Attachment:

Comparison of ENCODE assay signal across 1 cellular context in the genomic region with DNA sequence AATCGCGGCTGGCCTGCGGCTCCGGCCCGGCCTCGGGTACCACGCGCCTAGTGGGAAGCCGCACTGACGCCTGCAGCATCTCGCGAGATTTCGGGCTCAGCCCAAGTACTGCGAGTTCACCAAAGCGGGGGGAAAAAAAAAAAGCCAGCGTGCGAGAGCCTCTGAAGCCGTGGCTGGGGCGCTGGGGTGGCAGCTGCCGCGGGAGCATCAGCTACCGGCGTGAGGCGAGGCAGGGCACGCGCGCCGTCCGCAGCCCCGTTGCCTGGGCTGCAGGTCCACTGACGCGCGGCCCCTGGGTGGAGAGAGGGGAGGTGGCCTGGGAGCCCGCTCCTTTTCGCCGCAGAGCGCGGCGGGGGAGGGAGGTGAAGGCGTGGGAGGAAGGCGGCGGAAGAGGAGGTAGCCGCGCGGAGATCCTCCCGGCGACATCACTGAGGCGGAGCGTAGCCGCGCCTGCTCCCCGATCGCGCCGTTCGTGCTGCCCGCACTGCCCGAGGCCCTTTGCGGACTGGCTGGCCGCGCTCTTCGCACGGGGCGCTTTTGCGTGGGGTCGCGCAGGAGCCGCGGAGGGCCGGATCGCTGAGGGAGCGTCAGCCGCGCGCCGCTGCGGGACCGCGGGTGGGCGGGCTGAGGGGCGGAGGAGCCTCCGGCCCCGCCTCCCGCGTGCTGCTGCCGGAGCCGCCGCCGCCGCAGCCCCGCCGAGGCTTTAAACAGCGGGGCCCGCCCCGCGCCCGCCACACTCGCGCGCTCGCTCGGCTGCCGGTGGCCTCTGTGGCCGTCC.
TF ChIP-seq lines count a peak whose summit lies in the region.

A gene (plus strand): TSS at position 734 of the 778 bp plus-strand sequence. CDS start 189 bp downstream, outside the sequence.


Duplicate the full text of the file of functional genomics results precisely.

Comparison of ENCODE assay signal across 1 cellular context in the genomic region with DNA sequence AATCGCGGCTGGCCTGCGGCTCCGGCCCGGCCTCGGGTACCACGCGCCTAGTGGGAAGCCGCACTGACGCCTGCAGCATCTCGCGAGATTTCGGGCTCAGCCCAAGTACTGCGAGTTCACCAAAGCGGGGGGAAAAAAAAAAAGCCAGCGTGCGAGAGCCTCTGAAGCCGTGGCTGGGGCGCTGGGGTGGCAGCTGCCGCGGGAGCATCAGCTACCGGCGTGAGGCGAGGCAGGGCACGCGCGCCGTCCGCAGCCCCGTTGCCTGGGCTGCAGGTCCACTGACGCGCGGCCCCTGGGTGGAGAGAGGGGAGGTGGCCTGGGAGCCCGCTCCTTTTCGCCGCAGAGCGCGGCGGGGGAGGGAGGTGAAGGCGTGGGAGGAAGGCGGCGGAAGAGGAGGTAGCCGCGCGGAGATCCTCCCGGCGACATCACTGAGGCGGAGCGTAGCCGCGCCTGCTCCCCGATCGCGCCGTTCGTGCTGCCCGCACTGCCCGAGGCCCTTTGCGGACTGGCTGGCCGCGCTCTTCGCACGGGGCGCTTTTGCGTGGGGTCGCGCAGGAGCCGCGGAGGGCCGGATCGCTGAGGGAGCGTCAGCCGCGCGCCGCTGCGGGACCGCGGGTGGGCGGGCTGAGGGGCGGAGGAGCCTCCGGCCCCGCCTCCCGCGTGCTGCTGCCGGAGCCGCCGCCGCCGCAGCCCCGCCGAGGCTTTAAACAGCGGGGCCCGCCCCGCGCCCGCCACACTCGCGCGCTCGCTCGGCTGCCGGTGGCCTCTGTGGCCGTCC.
TF ChIP-seq lines count a peak whose summit lies in the region.

A gene (plus strand): TSS at position 734 of the 778 bp plus-strand sequence. CDS start 189 bp downstream, outside the sequence.